6.2.2 Atatürk and Dictatorship   - Reading: Today’s Zaman: Ihsan Dagi’s “Was Ataturk a Dictator? Ask Him” Link: Today’s Zaman: Ihsan Dagi’s “Was Ataturk a Dictator? Ask Him” (HTML)

 Instructions: Please click on the link above, and read this entire
article.  In considering whether Ataturk was a dictator, make sure
you think also about what a dictator is in a general sense.  
    
 This reading should take approximately 15 minutes to complete.  
    
 Terms of Use: Please respect the copyright and terms of use
displayed on the webpage above.

6.2.3 Atatürk’s Aspirations for Turkey   Note: This topic is covered by the resource assigned below subunit 6.1.  Review the resource for information on how Ataturk hoped to change Turkey.

6.3 Reform of the Qajar Dynasty   - Reading: New York University: Shiva Balaghi’s “A Brief History of the 20th-Century Iran” Link: New York University: Shiva Balaghi’s “A Brief History of the 20th-Century Iran” (HTML)
 
Instructions: Please click on the link above, and read the entire article.  Focus on Iran’s constitutional reforms under the Qajars.  This resource also covers the topic outlined in sub-subunits 6.4.1.
 
Studying this resource should take approximately 1 hour to complete.
 
Terms of Use: Please respect the copyright and terms of use displayed on the webpage above.

6.4 The Pahlavi Dynasty   6.4.1 Reza Shah   Note: This topic is covered by the resource assigned below subunit 6.3.  As you review the reading, focus on how Reza Shah came to power and the principles by which he governed in Iran.

6.4.2 Mohamed Mossadeq   - Web Media: Democracy Now’s “Stephen Kinzer on the History of BP/British Petroleum and Its Role in the 1953 Iran Coup” Link: Democracy Now’s “Stephen Kinzer on the History of BP/British Petroleum and Its Role in the 1953 Iran Coup” (Flash)
 
Instructions: Please click on the link above, and view this entire video.  Focus on the reasons why Mossadeq ascended to power, his policy proposals, and the reasons for the coup against him.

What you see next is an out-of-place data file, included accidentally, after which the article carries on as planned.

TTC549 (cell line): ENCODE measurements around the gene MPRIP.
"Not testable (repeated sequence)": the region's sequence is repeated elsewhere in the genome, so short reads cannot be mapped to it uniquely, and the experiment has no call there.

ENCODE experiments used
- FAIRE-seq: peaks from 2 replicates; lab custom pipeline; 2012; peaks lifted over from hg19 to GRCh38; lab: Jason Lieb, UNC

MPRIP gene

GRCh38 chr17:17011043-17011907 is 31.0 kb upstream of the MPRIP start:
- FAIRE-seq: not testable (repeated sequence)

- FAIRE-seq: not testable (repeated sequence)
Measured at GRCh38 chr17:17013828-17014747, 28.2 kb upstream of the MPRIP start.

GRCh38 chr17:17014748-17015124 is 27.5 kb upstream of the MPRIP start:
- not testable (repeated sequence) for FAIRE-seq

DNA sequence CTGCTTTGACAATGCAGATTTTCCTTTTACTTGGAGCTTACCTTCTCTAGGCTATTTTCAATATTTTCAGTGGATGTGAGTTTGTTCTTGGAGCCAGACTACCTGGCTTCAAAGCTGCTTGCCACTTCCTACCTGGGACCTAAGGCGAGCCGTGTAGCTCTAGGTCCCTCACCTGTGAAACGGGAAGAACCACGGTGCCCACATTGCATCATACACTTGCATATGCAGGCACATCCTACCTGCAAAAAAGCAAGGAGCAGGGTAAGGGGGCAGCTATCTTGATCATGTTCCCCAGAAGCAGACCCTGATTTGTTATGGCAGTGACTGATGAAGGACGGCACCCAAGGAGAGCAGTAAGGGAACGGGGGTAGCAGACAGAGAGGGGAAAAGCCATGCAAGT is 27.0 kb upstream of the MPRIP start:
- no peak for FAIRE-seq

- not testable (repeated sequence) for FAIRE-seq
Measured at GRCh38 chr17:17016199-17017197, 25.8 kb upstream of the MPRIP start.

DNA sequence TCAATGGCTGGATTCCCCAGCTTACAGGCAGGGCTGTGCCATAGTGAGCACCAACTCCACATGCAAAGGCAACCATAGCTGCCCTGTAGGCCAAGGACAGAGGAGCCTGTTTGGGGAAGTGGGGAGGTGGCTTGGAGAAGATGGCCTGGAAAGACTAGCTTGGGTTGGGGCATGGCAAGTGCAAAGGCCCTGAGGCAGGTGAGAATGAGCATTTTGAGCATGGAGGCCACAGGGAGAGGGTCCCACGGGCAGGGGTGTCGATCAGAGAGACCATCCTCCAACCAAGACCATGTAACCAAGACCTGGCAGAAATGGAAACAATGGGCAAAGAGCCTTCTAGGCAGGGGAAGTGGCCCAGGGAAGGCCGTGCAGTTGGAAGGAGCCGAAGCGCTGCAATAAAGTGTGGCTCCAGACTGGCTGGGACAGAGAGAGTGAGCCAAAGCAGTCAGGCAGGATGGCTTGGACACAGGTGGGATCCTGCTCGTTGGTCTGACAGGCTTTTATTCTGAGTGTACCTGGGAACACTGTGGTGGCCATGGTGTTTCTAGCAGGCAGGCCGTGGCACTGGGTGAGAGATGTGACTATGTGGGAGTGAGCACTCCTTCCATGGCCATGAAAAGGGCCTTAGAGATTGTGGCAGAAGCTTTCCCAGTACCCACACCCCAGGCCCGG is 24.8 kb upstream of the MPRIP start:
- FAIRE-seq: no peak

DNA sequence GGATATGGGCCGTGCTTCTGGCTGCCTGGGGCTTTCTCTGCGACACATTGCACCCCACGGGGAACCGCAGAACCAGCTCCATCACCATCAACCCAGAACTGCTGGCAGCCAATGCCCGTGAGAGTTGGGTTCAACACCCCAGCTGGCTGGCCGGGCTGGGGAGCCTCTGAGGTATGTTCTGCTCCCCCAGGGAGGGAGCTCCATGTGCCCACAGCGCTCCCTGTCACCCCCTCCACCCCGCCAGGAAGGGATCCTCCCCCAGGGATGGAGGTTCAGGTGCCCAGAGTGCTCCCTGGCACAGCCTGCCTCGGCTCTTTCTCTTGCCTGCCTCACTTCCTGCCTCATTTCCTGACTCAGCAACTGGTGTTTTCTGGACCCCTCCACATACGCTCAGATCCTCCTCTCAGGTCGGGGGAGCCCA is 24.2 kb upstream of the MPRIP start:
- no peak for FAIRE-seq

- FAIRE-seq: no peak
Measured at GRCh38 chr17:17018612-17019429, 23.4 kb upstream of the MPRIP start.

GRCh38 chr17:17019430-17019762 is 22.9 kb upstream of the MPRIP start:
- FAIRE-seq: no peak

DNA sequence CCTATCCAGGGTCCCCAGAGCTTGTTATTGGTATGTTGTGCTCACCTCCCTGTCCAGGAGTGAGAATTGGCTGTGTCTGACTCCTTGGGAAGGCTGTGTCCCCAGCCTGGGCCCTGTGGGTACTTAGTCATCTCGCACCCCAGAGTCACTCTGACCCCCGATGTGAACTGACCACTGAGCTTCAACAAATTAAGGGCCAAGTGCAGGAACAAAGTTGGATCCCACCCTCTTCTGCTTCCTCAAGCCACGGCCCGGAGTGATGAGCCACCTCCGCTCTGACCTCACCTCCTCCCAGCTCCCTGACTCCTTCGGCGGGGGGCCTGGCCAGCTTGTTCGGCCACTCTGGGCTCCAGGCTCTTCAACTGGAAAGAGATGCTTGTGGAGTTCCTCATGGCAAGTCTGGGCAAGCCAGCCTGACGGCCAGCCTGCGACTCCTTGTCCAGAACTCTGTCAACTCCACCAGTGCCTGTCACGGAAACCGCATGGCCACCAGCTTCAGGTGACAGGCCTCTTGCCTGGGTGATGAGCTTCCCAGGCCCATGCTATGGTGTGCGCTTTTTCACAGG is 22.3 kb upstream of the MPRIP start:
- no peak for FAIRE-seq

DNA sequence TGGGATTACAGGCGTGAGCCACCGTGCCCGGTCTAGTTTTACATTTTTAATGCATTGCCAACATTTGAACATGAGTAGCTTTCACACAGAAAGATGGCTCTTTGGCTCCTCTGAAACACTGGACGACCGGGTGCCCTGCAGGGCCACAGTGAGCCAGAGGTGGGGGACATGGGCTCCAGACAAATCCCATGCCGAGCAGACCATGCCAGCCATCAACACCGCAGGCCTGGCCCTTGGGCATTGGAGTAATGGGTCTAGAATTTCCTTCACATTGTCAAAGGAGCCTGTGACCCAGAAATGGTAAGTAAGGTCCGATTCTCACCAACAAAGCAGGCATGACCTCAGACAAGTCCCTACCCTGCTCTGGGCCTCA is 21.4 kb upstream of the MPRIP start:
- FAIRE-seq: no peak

Viewing this video and pausing to take notes should take approximately 45 minutes to complete.
 
Terms of Use: Please respect the copyright and terms of use displayed on the webpage above.

6.5 The Islamic Revolution of 1979   - Reading: UCLA International Institute: Abbas Milani’s “From the Shah to the Ayatollah, Continuities and Ruptures” Link: UCLA International Institute: Abbas Milani’s “From the Shah to the Ayatollah, Continuities and Ruptures” (MP3)
 
Instructions: Please click on the link above, and listen to the entire podcast to learn about the causes, composition, and consequences of the Revolution.
 
You should spend approximately 45 minutes on this resource.
 
Terms of Use: Please respect the copyright and terms of use displayed on the webpage above.

  • Web Media: iTunes U: Columbia University: Professor Richard Bulliet’s “Lecture 24: The Islamic Republic” Link: iTunes U: Columbia University: Professor Richard Bulliet’s “Lecture 24: The Islamic Republic” (iTunes U)
     
    Instructions: Please click on the link above, and select “View in iTunes for “Lecture 24: The Islamic Republic.”  As you view the lecture, focus on the causes, composition, and consequences of the Revolution.
     
    You should spend approximately 1 hour and 15 minutes on this resource.
     
    Terms of Use: Please respect the copyright and terms of use displayed on the webpage above.